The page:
- Focus on Service: Many wise individuals believe in serving others. They recognize the interconnectedness of all life and understand that helping others often brings happiness and fulfillment to oneself. This inner fulfillment is referred to as intrinsic rewards for inherently pleasurable behavior.
Conventional Wisdom Examples
Conventional wisdom refers to wisdom that belongs to a society or culture, rather than an individual.
For example, it can refer to widely accepted beliefs or propositions that are presumed true by the general population and are often distilled in words of wisdom, such as the phrases below.
Here are some examples:
- “Practice makes perfect.” Perfection is a result of practice, practice, and more practice. This simple phrase acknowledges the power of repetition and highlights the importance of deliberate effort. It’s a reminder that as we engage with tasks repeatedly, we naturally become more skilled. Ultimately, it emphasizes our innate capacity for growth and learning, urging us to persevere even when faced with challenges.
- “Don’t judge a book by its cover.” These words of wisdom urge us to delve deeper than surface appearances. Recognizing that looks can be deceiving, this saying encourages us to take the time to truly understand something or someone before forming opinions. It serves as an important reminder that there is often much more beneath the surface than what initially meets the eye—a valuable lesson for all of us.
- “Actions speak louder than words.” This saying holds profound significance in its directness. It highlights the belief that our actions carry greater weight and meaning compared to mere verbal promises. This powerful statement calls on us to value behavior over empty talk—an essential reality check for those who fail to follow through with their commitments.
- “The early bird catches the worm.” This old adage celebrates proactivity and seizing opportunities without delay. This age-old adage reminds us of the benefits gained from starting early or taking swift action. By emphasizing the advantage gained through proactive behavior, it inspires individuals towards success through promptness and initiative.
- “Don’t put all your eggs in one basket.” The saying “Don’t put all your eggs in one basket” holds wisdom not only in financial matters but also in various situations where relying too much on a single strategy or asset can lead to significant loss or risk.
- “Honesty is the best policy.” Ever heard of the saying “Honesty is the best policy”? It’s a common understanding that being truthful and sincere is often the optimal approach, even if it means facing discomfort or challenges initially.
- “Time heals all wounds.” This notion suggests that with time, emotional pain and difficulties become more manageable and easier to handle.
- “Money can’t buy happiness.”We’ve all heard it before: “Money can’t buy happiness.” This age-old saying conveys the idea that despite the comfort and luxury money can bring, true happiness and contentment cannot be purchased.
- “Opposites attract.” This is a common saying suggesting that people with opposite personalities or traits are often attracted to each other.
- “Slow and steady wins the race.” Based on the fable of the Tortoise and the Hare, this saying encourages persistence and consistency over speed or haste.
- “Where there’s smoke, there’s fire.” This saying suggests that if there are rumors or indications of a problem, there is likely some truth or issue that needs to be addressed.
- “Better safe than sorry.” This common phrase suggests it’s better to take precautions and avoid potential problems than to take risks that might lead to regret.
- “You are what you eat.” This saying communicates the idea that the quality of food one consumes has a direct impact on one’s health and wellbeing.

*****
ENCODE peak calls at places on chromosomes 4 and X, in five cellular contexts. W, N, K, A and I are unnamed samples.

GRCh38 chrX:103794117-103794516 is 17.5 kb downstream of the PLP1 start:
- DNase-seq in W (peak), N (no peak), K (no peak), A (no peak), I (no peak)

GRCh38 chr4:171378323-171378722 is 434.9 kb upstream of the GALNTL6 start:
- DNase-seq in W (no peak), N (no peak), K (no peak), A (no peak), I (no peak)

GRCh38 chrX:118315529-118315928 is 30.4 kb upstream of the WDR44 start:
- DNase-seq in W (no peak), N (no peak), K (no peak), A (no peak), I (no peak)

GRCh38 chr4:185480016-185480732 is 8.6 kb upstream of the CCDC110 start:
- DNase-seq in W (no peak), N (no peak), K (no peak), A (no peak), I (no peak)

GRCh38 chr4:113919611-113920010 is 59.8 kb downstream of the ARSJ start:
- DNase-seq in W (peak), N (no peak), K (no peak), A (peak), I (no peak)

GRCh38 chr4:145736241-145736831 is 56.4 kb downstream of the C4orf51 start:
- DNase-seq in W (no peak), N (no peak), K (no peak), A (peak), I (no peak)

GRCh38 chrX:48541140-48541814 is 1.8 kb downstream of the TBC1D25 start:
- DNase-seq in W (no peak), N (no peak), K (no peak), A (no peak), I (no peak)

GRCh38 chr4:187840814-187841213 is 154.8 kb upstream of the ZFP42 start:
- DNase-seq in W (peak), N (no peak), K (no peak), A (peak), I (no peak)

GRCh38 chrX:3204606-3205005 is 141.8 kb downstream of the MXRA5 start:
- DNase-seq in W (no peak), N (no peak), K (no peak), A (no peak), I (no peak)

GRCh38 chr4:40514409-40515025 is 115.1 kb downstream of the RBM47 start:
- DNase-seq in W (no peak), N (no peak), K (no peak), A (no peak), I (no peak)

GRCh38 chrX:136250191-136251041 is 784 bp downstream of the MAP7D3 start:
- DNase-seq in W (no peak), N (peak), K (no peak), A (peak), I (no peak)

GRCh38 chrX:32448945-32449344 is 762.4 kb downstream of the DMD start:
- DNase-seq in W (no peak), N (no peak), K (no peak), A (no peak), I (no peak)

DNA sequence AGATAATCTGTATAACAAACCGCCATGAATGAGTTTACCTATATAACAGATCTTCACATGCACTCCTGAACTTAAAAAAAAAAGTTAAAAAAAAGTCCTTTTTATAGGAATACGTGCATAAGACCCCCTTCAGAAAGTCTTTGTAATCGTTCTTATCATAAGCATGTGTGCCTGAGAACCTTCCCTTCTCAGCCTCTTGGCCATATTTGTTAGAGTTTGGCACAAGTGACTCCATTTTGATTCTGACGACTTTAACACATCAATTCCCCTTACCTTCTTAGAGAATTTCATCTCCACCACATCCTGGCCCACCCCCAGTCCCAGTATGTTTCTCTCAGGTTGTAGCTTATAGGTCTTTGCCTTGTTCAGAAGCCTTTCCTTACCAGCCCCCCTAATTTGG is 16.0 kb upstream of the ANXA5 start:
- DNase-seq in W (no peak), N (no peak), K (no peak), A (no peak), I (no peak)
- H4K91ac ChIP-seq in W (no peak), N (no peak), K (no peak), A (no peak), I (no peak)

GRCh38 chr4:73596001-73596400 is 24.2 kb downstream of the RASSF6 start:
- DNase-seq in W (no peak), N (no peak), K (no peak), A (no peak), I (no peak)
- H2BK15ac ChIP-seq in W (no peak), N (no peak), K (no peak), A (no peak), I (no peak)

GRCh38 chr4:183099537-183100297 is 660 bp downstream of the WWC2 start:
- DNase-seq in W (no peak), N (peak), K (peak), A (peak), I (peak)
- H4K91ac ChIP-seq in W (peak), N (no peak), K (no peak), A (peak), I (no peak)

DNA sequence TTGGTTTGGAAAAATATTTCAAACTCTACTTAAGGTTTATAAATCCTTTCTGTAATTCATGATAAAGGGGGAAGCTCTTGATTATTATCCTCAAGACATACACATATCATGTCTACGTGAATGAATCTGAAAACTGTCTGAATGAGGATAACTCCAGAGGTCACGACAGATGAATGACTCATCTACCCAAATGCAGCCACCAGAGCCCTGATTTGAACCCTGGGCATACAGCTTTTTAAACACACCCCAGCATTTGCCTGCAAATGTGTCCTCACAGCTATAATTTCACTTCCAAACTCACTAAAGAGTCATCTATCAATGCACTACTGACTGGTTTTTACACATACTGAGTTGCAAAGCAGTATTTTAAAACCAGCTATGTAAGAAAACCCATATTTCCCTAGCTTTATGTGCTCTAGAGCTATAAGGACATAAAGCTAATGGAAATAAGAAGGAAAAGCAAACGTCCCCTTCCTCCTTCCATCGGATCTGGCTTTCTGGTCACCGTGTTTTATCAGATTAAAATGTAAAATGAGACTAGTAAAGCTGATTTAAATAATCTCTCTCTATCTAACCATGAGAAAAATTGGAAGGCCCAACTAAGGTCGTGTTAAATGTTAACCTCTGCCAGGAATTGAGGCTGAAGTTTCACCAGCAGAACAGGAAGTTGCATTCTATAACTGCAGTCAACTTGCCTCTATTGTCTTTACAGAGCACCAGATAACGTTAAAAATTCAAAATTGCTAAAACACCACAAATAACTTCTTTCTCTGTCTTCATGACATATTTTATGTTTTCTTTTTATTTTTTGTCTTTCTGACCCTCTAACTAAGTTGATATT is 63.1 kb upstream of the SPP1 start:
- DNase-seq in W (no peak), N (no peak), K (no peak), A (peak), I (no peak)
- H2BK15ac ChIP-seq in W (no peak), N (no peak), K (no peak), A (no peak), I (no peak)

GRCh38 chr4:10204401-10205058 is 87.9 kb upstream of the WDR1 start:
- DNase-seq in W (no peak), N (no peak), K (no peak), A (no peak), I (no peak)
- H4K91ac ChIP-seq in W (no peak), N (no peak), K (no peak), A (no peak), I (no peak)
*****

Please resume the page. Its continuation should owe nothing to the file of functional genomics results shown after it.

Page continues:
- “All good things must come to an end.” This phrase suggests the inevitable end of all positive experiences or situations, highlighting the transient nature of life.
- “A stitch in time saves nine.” This phrase encourages addressing small problems immediately to prevent them from becoming bigger issues later.
- “Absence makes the heart grow fonder.” This saying suggests that being apart from someone can intensify feelings of love or affection towards them.
- “The customer is always right.” A common saying in the business world, it indicates the importance of customer satisfaction in maintaining a successful business, even if the customer’s requests or complaints may seem unreasonable at times.
- “Birds of a feather flock together.” This phrase suggests that people with similar interests, ideas, or characteristics will often be found in each other’s company.
- “There’s no such thing as a free lunch.” This implies that even if something seems to be given without a cost, there may be an indirect or hidden price to pay.
- “Never judge a man until you’ve walked a mile in his shoes.” This is a reminder to practice empathy and to avoid judging others too quickly, as we may not fully understand their circumstances or experiences.
- “You can’t have your cake and eat it too.” This phrase implies that you can’t have everything you want or that you can’t enjoy both of two desirable but mutually exclusive choices.
- “Rome wasn’t built in a day.” This is often used to remind people that important work takes time and that patience is needed when embarking on a major project or change.
Wisdom refers to a degree of intelligence, knowledge, and skill, that can only be achieved through time and experience. It is a trait that is often associated with older people, who have had sufficient time and experience to develop wisdom, and is why elderly people in societies are often deeply respected and honored. While personal wisdom reflects the wisdom of an individual, collective wisdom reflects the combined wisdom and common-sense of a cultural group, which we may see in words of wisdom examples, such as “better safe than sorry” or “slow and steady wins the race.”
Jeste, D. V., & Lee, E. E. (2019). Emerging empirical science of wisdom: definition, measurement, neurobiology, longevity, and interventions. Harvard review of psychiatry, 27(3), 127.
Dr. Chris Drew is the founder of the Helpful Professor. He holds a PhD in education and has published over 20 articles in scholarly journals. He is the former editor of the Journal of Learning Development in Higher Education. [Image Descriptor: Photo of Chris]